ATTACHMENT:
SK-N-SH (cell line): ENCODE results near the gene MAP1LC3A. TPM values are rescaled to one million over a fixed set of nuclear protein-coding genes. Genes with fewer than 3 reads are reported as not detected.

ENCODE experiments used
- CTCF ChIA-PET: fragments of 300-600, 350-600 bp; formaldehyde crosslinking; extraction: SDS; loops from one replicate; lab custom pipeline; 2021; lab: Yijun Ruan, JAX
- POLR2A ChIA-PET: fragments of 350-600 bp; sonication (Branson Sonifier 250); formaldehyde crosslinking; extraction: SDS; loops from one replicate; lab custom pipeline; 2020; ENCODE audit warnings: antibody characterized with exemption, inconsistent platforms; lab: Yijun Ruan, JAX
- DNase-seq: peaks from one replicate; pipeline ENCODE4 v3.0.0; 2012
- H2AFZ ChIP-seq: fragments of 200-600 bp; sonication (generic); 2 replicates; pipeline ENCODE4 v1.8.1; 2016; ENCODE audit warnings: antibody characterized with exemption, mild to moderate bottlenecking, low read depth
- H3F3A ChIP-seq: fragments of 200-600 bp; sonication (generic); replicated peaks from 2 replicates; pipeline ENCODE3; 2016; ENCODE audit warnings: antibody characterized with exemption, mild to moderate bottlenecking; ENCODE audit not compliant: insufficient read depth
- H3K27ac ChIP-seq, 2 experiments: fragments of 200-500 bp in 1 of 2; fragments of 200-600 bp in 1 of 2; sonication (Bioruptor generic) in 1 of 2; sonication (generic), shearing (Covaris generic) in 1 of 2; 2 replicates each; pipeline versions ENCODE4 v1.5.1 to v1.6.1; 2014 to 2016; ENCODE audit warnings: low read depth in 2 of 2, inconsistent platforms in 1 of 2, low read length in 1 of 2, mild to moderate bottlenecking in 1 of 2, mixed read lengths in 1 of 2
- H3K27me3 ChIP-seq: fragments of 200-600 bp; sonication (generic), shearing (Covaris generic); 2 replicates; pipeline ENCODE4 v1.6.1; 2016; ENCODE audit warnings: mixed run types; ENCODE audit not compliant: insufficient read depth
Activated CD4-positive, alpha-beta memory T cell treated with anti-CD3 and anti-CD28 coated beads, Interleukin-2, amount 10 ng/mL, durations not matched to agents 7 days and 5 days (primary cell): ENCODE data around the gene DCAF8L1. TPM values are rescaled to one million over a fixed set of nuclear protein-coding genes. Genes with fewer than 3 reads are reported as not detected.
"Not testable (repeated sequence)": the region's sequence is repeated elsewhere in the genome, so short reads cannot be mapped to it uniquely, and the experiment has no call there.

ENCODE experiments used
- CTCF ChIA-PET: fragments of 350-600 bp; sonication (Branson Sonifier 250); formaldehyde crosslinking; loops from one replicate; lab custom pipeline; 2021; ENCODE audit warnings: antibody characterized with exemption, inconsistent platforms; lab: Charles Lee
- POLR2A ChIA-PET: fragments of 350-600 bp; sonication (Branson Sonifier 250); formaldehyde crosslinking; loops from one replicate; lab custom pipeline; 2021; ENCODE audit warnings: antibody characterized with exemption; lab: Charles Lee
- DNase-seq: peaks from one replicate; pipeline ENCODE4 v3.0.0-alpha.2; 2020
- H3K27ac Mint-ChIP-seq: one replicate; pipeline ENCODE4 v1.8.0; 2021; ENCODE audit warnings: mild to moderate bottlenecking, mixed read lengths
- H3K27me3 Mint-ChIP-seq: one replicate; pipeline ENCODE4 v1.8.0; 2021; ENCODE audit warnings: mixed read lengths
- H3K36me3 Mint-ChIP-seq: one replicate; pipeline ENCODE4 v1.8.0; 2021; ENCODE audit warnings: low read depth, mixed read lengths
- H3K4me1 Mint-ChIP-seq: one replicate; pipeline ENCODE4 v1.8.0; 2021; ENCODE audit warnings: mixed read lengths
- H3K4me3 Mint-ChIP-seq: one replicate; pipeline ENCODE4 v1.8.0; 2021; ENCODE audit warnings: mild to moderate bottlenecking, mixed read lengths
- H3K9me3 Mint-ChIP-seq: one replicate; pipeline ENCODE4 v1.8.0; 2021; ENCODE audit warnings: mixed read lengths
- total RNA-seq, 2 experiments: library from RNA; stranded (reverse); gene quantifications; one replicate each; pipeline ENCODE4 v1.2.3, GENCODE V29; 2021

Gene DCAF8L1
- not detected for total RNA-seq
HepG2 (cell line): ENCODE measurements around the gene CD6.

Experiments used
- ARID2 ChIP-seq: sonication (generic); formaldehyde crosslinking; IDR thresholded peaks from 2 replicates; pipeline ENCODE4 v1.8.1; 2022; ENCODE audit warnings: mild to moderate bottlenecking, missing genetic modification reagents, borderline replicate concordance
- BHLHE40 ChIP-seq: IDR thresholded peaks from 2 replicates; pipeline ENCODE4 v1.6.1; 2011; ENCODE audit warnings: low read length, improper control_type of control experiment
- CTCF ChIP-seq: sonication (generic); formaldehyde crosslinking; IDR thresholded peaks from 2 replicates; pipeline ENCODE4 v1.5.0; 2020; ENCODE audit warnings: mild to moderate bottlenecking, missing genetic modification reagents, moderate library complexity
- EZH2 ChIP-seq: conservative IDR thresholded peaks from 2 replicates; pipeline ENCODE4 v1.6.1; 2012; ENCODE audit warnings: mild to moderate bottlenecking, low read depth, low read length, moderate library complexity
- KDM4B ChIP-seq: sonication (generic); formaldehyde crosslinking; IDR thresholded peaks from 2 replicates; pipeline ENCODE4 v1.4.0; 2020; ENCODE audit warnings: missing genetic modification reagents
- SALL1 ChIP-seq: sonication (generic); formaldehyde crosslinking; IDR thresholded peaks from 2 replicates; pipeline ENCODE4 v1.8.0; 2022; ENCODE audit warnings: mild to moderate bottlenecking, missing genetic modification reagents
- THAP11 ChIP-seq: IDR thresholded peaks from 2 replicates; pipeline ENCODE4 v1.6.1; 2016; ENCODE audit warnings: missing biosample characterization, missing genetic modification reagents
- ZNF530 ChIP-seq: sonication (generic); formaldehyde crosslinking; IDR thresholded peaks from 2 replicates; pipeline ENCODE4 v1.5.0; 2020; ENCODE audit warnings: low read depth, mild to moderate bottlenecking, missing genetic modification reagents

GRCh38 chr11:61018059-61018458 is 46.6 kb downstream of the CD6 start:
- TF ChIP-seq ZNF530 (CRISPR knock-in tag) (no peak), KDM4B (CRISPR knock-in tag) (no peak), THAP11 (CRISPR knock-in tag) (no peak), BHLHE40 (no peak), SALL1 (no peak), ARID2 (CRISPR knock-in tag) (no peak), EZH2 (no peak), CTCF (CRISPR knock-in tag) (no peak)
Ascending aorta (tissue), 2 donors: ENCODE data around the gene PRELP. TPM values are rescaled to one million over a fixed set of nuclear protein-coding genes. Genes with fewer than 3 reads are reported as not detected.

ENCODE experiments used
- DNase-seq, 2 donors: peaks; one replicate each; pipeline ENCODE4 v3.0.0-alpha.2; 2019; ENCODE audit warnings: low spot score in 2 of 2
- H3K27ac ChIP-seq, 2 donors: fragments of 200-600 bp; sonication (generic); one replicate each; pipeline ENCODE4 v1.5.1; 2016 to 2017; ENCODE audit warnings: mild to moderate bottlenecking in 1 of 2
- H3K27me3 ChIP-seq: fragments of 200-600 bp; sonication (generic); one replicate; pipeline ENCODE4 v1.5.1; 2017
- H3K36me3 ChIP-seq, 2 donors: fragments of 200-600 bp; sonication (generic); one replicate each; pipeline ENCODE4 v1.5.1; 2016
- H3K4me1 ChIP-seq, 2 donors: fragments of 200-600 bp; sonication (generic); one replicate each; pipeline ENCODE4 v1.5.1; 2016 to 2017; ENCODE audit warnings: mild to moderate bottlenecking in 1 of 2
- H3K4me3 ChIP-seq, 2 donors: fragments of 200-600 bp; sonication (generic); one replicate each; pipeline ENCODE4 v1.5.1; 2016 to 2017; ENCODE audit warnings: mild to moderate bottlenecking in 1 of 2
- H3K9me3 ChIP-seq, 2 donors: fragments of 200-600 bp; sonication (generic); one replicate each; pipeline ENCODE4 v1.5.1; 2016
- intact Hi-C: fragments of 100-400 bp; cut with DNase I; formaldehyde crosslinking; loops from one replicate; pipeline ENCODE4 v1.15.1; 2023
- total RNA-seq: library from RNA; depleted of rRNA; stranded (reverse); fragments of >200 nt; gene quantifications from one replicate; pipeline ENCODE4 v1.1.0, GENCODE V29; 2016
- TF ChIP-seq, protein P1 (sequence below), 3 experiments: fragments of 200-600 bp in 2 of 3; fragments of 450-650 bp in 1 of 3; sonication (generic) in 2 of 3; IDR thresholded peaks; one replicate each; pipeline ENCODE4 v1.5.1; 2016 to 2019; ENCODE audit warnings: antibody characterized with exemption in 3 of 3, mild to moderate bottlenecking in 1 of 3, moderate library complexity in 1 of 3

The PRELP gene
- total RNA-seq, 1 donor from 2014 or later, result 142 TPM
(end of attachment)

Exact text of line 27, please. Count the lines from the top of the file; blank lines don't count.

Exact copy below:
- ARID2 ChIP-seq: sonication (generic); formaldehyde crosslinking; IDR thresholded peaks from 2 replicates; pipeline ENCODE4 v1.8.1; 2022; ENCODE audit warnings: mild to moderate bottlenecking, missing genetic modification reagents, borderline replicate concordance